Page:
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Anger in the European Union over the statements of the Chinese ambassador in Paris

China has retracted this Monday the controversial statements that the ambassador of the Asian country, Lu Shaye, made in an interview on Saturday in Paris in which he questioned the sovereignty of the Soviet Union. The Government of Beijing has affirmed this Monday that it “respects” the independence of the countries that emerged after the collapse of the USSR. The spokeswoman for the Chinese Foreign Ministry, Mao Ning, at a press conference said that she maintains “friendly” relations with all these nations, according to the Bloomberg agency.

The controversy has been unleashed since the words of the Chinese ambassador, Lu Shaye, who assured this weekend that the former Soviet republics do not have “effective status” as countries, were made public. To which the foreign ministers of the European Union (EU) have reacted angrily. The High Representative for Foreign Policy of the EU, Josep Borrell, has pointed out that Shaye’s statements are “unacceptable” and that the Twenty-seven “can only assume that these words do not represent the official policy of Beijing.”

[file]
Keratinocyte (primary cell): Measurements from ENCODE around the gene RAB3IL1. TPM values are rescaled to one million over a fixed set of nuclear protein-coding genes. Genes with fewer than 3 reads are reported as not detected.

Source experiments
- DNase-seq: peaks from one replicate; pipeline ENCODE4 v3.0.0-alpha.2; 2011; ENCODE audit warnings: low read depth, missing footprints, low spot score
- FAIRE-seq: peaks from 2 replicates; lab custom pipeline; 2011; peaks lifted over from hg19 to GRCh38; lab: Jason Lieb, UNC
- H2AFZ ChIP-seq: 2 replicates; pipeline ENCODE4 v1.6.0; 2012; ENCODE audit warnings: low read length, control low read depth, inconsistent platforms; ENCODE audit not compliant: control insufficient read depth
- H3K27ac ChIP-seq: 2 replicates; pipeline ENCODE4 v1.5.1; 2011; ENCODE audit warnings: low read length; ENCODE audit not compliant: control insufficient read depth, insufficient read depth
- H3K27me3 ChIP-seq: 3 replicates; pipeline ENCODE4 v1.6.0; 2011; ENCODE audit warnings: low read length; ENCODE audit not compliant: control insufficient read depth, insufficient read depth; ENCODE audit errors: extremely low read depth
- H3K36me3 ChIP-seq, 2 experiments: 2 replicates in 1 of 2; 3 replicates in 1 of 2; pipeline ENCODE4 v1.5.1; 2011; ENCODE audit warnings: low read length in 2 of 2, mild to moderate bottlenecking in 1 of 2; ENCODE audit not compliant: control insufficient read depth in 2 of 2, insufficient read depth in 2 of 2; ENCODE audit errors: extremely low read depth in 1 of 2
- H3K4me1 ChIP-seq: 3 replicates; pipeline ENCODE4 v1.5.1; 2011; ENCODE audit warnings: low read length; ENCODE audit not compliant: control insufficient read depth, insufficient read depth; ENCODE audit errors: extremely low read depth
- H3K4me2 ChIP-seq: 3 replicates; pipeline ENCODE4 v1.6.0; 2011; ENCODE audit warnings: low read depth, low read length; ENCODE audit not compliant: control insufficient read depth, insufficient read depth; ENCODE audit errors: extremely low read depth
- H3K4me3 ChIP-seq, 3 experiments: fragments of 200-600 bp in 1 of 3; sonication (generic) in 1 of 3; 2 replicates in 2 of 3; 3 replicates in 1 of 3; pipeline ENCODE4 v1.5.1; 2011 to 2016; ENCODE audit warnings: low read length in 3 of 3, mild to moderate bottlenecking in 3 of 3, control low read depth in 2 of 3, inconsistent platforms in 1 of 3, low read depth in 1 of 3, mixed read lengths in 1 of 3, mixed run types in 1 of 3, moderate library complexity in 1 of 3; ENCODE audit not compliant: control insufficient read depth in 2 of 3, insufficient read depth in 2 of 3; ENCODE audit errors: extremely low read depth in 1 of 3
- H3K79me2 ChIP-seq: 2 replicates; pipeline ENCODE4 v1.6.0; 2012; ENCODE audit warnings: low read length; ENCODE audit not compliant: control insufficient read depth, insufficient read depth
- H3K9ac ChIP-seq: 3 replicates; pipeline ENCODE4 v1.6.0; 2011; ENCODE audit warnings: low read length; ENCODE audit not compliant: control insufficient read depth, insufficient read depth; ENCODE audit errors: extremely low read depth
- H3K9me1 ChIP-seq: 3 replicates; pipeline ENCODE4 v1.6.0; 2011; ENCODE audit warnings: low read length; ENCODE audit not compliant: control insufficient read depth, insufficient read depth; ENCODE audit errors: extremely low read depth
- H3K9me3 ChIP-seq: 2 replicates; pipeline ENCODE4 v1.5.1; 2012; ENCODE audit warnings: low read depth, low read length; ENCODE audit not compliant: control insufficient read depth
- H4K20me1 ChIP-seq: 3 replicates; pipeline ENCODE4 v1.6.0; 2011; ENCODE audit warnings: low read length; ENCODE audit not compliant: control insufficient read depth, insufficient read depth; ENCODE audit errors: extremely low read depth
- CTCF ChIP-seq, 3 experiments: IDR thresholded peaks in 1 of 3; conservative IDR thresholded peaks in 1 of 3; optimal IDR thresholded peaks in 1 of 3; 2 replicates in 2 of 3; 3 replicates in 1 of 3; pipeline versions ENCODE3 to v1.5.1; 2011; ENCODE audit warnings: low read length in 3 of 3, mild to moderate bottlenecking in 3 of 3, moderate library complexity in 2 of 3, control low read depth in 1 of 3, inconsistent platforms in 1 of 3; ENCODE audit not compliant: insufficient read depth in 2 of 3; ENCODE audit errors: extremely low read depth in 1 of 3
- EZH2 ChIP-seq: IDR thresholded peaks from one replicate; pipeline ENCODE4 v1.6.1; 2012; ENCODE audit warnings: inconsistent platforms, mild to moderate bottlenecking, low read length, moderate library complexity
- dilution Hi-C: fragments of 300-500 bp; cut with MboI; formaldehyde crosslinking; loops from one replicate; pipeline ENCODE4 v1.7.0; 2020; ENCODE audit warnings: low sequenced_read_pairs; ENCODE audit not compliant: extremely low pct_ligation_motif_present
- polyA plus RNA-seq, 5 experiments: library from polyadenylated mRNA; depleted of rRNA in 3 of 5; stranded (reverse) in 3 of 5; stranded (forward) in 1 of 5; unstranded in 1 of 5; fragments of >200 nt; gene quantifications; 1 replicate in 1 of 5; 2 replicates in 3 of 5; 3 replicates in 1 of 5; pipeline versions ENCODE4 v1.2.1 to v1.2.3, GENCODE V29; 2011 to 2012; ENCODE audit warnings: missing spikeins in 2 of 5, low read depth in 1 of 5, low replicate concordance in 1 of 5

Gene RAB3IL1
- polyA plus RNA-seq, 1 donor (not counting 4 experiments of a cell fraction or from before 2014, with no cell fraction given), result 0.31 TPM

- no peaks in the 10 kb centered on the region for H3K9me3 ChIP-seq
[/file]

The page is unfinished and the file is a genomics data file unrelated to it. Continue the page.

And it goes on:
The bloc, which is in the middle of a debate to “recalibrate” its relationship with the Asian giant, will address this issue at the Foreign Council this Monday in Luxembourg. For their part, the Baltic countries (Lithuania, Latvia and Estonia) have summoned the Chinese ambassadors from their capitals to ask them for explanations about the statements made by their counterpart in Paris. At his entrance to the Foreign Affairs meeting, the Lithuanian minister, Gabrielus Landsbergis, confirmed that these contacts have begun to create a common front in the face of “completely unacceptable” words.

The Baltics want to know “if China’s position on independence has changed.” Shaye’s words do nothing but replicate the Russian narrative about Ukraine, which the Kremlin considers part of its territory and not an independent and sovereign country. “Questioning these two concepts is a dangerous thing these days,” Landsbergis stressed. Italy has also criticized these statements. Its Foreign Minister, Antonio Tajani, stressed that “it is important that China respect the EU and its Member States.” “I disagree with the message of the ambassador in France,” he has settled.

Meanwhile, the Chinese Embassy in Paris has turned the page and has removed the transcript of the interview from its website without giving further details.

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